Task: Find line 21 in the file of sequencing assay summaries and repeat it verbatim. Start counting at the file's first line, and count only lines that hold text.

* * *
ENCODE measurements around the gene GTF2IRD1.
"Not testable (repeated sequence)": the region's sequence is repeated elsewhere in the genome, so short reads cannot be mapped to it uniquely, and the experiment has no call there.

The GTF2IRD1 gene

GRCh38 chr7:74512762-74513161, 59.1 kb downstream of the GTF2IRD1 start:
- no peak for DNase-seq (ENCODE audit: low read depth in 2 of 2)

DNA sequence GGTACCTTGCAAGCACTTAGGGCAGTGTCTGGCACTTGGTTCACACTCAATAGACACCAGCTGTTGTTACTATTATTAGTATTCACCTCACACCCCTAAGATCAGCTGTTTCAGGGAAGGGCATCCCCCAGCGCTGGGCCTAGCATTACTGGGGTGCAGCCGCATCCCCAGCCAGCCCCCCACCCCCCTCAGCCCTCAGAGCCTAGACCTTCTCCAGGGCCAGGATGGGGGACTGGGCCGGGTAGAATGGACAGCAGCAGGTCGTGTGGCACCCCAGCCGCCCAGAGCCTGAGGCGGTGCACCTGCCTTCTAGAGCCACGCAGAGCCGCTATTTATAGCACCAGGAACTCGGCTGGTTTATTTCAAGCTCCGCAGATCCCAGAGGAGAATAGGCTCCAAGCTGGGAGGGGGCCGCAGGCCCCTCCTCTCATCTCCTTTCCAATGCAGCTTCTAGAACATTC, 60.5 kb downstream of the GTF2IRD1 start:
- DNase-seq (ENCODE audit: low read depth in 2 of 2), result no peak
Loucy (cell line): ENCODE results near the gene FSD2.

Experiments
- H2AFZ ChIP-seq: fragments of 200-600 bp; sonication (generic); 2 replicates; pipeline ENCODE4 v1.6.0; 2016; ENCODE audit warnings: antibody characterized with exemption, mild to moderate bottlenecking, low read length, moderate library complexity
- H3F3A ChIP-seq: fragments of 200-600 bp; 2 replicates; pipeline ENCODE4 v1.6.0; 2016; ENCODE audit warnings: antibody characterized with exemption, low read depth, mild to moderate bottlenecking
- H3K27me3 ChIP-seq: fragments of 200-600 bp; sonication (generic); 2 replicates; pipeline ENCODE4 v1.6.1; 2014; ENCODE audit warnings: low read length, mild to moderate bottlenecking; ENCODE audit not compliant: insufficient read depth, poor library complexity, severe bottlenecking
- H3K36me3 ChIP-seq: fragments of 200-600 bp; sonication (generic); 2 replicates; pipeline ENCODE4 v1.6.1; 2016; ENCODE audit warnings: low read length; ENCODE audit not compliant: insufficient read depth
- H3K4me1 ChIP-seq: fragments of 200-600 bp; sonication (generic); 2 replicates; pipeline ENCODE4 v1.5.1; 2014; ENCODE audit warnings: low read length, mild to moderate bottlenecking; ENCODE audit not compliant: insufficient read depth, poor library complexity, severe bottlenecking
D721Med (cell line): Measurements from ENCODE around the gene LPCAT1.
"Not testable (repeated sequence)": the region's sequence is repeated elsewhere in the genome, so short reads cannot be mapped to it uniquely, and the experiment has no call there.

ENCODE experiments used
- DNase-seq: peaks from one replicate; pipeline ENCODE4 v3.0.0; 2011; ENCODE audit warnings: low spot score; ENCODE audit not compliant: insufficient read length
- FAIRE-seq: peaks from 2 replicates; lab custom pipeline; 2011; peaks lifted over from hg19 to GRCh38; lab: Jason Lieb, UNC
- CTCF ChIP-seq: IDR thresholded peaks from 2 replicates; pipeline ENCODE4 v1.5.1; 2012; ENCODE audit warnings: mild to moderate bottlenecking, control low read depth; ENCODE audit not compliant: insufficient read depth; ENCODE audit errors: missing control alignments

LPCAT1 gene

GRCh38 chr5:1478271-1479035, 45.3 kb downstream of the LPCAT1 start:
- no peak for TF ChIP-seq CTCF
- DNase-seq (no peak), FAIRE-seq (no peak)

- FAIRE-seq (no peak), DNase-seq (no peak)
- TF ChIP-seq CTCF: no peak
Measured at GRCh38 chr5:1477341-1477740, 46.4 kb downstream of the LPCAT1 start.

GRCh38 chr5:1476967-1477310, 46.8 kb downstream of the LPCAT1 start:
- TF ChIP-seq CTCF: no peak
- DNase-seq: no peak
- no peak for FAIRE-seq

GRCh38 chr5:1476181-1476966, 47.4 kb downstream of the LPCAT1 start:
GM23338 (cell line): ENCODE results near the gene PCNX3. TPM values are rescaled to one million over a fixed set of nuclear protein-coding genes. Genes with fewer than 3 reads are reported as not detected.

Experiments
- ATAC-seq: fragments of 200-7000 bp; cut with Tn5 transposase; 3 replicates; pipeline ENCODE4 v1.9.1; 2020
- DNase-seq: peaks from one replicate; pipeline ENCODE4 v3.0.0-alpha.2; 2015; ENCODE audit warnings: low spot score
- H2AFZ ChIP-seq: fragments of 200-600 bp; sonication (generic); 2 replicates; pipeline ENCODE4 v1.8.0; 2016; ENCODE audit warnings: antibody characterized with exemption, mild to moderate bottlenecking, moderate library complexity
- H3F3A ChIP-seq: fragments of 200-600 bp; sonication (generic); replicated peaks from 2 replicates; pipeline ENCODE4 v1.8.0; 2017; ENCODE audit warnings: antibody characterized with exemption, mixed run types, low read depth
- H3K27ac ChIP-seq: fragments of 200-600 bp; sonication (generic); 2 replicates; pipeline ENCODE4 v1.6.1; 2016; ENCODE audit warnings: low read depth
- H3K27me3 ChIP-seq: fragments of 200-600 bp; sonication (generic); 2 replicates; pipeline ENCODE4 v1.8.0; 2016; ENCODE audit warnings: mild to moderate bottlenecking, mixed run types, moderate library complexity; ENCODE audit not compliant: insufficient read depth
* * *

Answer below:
LPCAT1 gene